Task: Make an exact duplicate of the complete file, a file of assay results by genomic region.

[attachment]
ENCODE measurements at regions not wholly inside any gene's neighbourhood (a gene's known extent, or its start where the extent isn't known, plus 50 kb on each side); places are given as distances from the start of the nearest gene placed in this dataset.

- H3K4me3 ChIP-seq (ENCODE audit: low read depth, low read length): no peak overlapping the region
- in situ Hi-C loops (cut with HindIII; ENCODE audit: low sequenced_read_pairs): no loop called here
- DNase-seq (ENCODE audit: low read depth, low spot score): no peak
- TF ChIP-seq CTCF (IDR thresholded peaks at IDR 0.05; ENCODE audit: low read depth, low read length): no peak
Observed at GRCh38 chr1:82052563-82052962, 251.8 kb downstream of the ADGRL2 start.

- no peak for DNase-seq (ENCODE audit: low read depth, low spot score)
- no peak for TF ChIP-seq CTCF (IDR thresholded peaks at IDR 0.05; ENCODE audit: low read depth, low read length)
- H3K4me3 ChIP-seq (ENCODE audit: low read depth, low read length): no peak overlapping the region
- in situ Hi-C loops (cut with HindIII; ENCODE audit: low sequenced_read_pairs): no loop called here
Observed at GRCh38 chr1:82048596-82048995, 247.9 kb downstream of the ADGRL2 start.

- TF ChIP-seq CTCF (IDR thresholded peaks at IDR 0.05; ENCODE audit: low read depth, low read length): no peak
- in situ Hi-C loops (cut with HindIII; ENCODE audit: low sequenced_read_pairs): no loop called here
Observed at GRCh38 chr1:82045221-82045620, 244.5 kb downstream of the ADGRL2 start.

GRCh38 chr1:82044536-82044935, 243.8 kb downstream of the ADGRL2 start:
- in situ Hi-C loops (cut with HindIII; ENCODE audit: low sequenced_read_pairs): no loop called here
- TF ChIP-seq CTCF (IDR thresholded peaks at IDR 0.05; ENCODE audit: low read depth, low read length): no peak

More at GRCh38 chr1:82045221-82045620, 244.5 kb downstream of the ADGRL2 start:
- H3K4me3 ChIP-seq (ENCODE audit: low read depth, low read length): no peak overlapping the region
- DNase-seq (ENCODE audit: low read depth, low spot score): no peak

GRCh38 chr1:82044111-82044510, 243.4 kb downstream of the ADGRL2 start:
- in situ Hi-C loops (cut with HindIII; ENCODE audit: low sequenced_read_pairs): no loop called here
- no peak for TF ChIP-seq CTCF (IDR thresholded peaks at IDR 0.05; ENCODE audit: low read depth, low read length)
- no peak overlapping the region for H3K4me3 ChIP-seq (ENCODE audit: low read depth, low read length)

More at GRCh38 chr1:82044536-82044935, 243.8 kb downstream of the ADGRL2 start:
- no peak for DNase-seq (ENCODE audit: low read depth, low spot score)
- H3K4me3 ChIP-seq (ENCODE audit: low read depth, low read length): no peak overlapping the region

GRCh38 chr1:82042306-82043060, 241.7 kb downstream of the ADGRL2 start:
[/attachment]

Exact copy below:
ENCODE measurements at regions not wholly inside any gene's neighbourhood (a gene's known extent, or its start where the extent isn't known, plus 50 kb on each side); places are given as distances from the start of the nearest gene placed in this dataset.

- H3K4me3 ChIP-seq (ENCODE audit: low read depth, low read length): no peak overlapping the region
- in situ Hi-C loops (cut with HindIII; ENCODE audit: low sequenced_read_pairs): no loop called here
- DNase-seq (ENCODE audit: low read depth, low spot score): no peak
- TF ChIP-seq CTCF (IDR thresholded peaks at IDR 0.05; ENCODE audit: low read depth, low read length): no peak
Observed at GRCh38 chr1:82052563-82052962, 251.8 kb downstream of the ADGRL2 start.

- no peak for DNase-seq (ENCODE audit: low read depth, low spot score)
- no peak for TF ChIP-seq CTCF (IDR thresholded peaks at IDR 0.05; ENCODE audit: low read depth, low read length)
- H3K4me3 ChIP-seq (ENCODE audit: low read depth, low read length): no peak overlapping the region
- in situ Hi-C loops (cut with HindIII; ENCODE audit: low sequenced_read_pairs): no loop called here
Observed at GRCh38 chr1:82048596-82048995, 247.9 kb downstream of the ADGRL2 start.

- TF ChIP-seq CTCF (IDR thresholded peaks at IDR 0.05; ENCODE audit: low read depth, low read length): no peak
- in situ Hi-C loops (cut with HindIII; ENCODE audit: low sequenced_read_pairs): no loop called here
Observed at GRCh38 chr1:82045221-82045620, 244.5 kb downstream of the ADGRL2 start.

GRCh38 chr1:82044536-82044935, 243.8 kb downstream of the ADGRL2 start:
- in situ Hi-C loops (cut with HindIII; ENCODE audit: low sequenced_read_pairs): no loop called here
- TF ChIP-seq CTCF (IDR thresholded peaks at IDR 0.05; ENCODE audit: low read depth, low read length): no peak

More at GRCh38 chr1:82045221-82045620, 244.5 kb downstream of the ADGRL2 start:
- H3K4me3 ChIP-seq (ENCODE audit: low read depth, low read length): no peak overlapping the region
- DNase-seq (ENCODE audit: low read depth, low spot score): no peak

GRCh38 chr1:82044111-82044510, 243.4 kb downstream of the ADGRL2 start:
- in situ Hi-C loops (cut with HindIII; ENCODE audit: low sequenced_read_pairs): no loop called here
- no peak for TF ChIP-seq CTCF (IDR thresholded peaks at IDR 0.05; ENCODE audit: low read depth, low read length)
- no peak overlapping the region for H3K4me3 ChIP-seq (ENCODE audit: low read depth, low read length)

More at GRCh38 chr1:82044536-82044935, 243.8 kb downstream of the ADGRL2 start:
- no peak for DNase-seq (ENCODE audit: low read depth, low spot score)
- H3K4me3 ChIP-seq (ENCODE audit: low read depth, low read length): no peak overlapping the region

GRCh38 chr1:82042306-82043060, 241.7 kb downstream of the ADGRL2 start: